Vascular dementia is a type of dementia that happens in response to interrupted blood flow to the brain, which can occur during a stroke. Symptoms may include memory loss, confusion, and difficulties with motor skills.
A stroke is a serious medical condition involving a reduction in blood supply to part of the brain.
There are two types of stroke. Ischemic strokes result from a blockage within an artery in the brain, and hemorrhagic strokes result from a ruptured blood vessel in the brain. Both types have the potential to cause vascular dementia.
This article outlines the factors that can increase the risk of stroke and vascular dementia.
It also discusses the symptoms of stroke and vascular dementia and describes how doctors diagnose, treat, and help prevent these diseases.
A 2015 study investigated the prevalence of cognitive impairment following stroke. Of the 50 participants, 30% developed dementia. Of those who did not develop dementia, 42% developed some form of cognitive impairment.
However, a person does not always experience dementia following a stroke. According to a
- Atrial fibrillation (AF): This heart condition causes an irregular or unusually fast heart rhythm. A 2019 study agrees that AF increases a person’s risk of developing poststroke dementia, possibly due to an association between having AF and having compromised blood vessels in the brain.
- Previous stroke: A person who has previously experienced a stroke may already have impaired cognitive function. Another stroke may cause a further decline in cognitive function, possibly resulting in dementia.
- Heart attack: A person who has survived a heart attack may be at risk of developing issues with the blood vessels in their brain. Such issues increase the risk of strokes and dementia.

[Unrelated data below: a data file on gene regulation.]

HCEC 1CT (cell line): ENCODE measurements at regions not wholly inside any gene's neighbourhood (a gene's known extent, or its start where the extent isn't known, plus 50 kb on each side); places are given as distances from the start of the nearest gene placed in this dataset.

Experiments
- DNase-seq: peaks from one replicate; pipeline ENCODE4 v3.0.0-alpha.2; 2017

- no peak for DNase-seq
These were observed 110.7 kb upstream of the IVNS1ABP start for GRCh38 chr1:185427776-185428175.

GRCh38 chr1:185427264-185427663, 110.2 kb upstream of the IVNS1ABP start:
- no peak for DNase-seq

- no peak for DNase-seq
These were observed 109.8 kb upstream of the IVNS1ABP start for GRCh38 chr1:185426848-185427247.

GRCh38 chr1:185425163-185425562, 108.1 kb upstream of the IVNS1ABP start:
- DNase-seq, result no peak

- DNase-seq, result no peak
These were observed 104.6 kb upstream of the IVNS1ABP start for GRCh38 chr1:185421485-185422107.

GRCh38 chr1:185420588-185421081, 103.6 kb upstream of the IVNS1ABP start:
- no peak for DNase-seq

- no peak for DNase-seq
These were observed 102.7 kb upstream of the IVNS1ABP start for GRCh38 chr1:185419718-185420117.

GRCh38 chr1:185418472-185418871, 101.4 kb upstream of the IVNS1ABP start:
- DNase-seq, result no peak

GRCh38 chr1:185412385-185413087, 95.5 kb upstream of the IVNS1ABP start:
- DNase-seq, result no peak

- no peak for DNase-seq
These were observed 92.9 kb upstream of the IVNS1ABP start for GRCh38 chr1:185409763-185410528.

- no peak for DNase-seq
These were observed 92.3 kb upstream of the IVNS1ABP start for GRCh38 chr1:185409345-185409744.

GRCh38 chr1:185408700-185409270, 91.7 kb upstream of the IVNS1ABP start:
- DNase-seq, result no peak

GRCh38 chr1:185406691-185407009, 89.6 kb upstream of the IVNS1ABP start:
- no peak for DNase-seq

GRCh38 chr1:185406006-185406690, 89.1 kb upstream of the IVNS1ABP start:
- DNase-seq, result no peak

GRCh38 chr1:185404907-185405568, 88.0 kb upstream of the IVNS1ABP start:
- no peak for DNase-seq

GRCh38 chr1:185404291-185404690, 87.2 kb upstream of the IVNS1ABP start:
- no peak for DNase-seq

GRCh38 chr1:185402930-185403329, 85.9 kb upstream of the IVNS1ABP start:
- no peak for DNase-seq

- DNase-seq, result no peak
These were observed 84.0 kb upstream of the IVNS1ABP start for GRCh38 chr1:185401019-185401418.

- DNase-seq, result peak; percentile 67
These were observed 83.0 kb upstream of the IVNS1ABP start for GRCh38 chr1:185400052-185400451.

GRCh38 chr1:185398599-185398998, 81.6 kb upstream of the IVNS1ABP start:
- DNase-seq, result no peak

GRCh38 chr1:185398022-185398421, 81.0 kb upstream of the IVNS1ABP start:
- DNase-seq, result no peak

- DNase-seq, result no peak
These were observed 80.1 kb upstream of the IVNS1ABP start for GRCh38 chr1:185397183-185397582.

- High blood pressure: Hypertension increases the risk of blood clots and ischemic stroke. High blood pressure also damages the tiny blood vessels deep inside the brain, increasing the risk of hemorrhagic stroke. Both types of stroke increase the risk of vascular dementia.
- Diabetes: This condition can impair the function of small blood vessels, thereby increasing the risk of stroke.
- Previous transient ischemic attack (TIA): A TIA is a type of “ministroke” that causes symptoms similar to those of a stroke. However, TIA symptoms tend to last only a few minutes and do not usually cause lasting damage.
According to the
According to the
Vascular dementia is one of several types of dementia. It is the only type of dementia that occurs due to reduced blood supply to the brain.
Other types of dementia typically occur as a result of a buildup of certain proteins within the brain. Over time, these proteins damage and destroy brain cells, leading to impairments in cognitive and neurological functioning.
The type of protein that accumulates in the brain determines the type of dementia a person has. Examples include:
According to the United Kingdom’s National Health Service (NHS), a person may also experience “mixed dementia,” which is a combination of AD and vascular dementia.